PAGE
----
Gaza: The gratuitous gobbledygook

Hamas’s Yahya Sinwar: “We will turn the enemy cities into ghost towns.”

The Post editorial ends with a vain attempt to balance the dictates of prevailing political-correctness with some new—but unspecified—operational rationale: “Israel need not necessarily take control of the Gaza Strip, but it must take control of the situation.”

Whatever this means, it seems to me to be the archetypical example of the gratuitous gobbledygook that that has come to dominate  the discourse on Gaza.

For there is little alternative to Israel “taking control of Gaza”—and the blame for the blood and treasure that will be expended on that endeavor will rest entirely on those who urged Israel to leave the Strip.

Simple & compelling

After all, the foregoing analysis confronts Israeli policy-makers with almost mathematical algorithmic logic:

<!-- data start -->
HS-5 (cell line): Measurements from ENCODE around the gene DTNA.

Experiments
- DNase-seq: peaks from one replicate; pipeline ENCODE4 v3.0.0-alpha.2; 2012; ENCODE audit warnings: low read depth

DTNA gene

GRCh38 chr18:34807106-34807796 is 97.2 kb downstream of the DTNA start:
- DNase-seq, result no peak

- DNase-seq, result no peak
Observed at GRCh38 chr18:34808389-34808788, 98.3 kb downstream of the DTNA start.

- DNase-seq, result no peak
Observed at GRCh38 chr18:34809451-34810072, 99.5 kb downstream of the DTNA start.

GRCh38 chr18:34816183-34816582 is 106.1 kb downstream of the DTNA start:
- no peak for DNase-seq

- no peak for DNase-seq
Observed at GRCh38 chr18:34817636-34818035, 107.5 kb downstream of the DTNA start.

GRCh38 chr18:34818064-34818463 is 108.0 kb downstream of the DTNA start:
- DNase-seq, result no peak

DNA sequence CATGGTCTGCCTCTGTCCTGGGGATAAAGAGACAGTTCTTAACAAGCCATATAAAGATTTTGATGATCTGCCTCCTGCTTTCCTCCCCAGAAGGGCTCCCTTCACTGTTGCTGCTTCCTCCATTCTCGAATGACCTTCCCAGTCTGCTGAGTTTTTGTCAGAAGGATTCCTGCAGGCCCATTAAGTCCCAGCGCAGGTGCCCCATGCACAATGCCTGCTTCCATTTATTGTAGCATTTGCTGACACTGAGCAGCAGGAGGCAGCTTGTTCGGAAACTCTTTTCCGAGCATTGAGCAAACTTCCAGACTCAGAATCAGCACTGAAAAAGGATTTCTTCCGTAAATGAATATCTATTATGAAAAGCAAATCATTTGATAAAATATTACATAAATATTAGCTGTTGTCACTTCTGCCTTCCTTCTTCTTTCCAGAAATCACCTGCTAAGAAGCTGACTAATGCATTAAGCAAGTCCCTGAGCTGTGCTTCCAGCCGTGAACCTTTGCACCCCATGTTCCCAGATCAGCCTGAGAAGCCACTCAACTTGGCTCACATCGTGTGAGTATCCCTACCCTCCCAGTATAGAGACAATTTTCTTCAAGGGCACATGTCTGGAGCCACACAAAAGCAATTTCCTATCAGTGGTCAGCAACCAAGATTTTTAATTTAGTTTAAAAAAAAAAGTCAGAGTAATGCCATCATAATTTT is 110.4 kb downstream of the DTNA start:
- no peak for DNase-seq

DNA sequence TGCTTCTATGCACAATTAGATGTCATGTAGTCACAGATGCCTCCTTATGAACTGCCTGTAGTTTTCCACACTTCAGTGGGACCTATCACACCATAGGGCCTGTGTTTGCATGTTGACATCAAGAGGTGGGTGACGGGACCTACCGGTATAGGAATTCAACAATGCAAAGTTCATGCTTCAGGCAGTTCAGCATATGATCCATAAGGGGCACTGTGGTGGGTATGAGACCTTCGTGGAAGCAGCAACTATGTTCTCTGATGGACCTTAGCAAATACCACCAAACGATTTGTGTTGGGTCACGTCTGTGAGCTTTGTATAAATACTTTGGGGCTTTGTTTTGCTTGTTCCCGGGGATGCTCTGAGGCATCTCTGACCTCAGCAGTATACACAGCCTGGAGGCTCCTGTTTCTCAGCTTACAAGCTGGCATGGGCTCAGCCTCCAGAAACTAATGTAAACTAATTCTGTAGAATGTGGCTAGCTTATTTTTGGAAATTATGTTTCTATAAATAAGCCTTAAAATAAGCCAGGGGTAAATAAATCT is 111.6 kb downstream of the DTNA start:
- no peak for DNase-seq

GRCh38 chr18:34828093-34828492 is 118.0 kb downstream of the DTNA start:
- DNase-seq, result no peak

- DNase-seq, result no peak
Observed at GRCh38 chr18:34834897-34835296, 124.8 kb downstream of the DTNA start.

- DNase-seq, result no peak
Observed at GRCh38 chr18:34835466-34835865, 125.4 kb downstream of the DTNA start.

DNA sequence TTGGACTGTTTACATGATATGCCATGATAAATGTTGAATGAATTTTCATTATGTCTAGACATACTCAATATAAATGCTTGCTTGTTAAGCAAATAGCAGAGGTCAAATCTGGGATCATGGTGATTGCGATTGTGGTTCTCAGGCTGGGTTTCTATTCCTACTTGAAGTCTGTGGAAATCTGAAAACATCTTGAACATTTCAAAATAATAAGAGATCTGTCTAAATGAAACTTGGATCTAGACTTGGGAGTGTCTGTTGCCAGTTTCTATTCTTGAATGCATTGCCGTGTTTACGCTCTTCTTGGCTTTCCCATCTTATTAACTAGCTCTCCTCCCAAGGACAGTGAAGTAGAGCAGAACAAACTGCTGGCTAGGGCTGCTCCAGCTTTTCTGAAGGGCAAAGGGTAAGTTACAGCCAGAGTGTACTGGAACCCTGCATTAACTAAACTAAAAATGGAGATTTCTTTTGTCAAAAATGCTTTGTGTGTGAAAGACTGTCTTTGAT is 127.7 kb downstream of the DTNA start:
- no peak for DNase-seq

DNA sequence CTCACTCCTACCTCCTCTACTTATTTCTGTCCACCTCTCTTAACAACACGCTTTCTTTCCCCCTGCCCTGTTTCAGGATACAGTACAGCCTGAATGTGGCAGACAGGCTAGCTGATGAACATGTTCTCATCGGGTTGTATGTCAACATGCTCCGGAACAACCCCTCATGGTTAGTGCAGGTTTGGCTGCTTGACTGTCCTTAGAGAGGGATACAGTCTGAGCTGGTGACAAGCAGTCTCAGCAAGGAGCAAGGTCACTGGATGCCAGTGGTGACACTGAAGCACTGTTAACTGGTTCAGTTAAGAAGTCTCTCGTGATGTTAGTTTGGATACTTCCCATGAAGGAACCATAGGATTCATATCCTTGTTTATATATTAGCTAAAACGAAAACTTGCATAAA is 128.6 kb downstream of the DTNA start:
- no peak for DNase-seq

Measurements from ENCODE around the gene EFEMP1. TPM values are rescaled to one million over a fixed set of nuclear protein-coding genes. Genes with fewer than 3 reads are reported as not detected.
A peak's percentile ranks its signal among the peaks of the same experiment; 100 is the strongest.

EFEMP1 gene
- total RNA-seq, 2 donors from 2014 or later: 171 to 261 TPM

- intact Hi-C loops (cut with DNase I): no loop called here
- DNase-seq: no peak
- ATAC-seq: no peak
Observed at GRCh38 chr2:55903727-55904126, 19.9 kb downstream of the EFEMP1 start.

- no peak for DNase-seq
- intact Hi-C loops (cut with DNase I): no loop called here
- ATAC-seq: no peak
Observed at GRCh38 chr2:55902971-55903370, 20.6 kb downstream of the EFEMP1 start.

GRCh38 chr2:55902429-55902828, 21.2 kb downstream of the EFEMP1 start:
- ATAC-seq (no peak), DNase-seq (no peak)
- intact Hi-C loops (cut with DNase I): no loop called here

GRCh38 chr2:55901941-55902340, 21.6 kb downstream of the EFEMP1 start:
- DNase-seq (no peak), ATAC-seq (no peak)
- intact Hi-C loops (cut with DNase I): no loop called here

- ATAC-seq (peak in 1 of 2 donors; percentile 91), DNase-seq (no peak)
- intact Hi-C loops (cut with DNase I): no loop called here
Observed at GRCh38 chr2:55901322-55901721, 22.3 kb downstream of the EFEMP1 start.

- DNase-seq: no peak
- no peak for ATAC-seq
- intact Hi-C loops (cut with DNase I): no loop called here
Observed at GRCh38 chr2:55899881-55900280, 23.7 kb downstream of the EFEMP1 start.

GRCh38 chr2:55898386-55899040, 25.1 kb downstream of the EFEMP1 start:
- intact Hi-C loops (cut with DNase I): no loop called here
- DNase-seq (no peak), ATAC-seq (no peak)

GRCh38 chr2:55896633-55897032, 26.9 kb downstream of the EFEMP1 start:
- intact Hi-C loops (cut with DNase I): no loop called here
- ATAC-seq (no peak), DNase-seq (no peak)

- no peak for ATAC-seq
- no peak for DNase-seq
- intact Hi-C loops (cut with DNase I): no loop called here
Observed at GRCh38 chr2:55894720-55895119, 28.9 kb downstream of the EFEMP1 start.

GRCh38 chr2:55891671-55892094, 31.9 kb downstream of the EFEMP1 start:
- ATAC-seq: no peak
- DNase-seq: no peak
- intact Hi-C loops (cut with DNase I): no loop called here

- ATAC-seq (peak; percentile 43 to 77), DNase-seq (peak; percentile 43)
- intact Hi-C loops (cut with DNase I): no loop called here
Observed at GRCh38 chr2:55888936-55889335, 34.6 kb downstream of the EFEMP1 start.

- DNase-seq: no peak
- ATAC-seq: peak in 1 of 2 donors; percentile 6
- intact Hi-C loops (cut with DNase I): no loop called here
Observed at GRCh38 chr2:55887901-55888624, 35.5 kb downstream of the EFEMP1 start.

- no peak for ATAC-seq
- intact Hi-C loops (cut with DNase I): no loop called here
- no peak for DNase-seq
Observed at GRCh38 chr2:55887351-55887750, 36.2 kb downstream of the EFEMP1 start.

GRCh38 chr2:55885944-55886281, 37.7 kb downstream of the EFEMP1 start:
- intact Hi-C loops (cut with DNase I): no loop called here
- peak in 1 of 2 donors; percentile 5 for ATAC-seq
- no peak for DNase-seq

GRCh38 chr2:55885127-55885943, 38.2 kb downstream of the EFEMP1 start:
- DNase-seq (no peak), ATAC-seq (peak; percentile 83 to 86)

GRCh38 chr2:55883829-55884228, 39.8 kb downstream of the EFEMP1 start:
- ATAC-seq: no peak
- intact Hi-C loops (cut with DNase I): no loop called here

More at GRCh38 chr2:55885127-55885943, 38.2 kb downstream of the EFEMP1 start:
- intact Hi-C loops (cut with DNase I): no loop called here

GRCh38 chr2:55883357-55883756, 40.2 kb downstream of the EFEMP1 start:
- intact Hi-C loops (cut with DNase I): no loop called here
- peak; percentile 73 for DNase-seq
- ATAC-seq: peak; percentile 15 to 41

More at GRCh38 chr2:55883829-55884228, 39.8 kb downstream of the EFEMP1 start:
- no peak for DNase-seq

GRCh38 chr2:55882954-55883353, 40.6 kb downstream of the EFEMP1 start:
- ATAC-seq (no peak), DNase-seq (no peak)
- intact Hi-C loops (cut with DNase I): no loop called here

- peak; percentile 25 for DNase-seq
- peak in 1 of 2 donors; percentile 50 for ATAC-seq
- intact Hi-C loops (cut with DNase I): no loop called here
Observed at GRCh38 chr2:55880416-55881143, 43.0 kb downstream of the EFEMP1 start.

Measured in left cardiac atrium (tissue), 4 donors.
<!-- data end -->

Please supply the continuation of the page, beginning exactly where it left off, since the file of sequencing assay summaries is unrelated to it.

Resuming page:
* The only way to ensure who rules – and does not rule – Gaza is for Israel to rule it itself.

* The only way for Israel to do this without “ruling over another people” is to relocate the “other people” outside the territory it is obliged to administer.

* The only way to effect such relocation of the “other people”, without forcible kinetic expulsion, is by economic inducements i.e. by means of a comprehensive system of enticing material incentives to leave and daunting disincentives to stay.

Q.E.D. What could be simpler or more compelling?

This then, should be the conceptual foundation of any new coherent strategy for Gaza.


As usual your talkbacks/comments/critiques welcome,

Best wishes,


Martin Sherman is the founder & executive director of the Israel Institute for Strategic Studies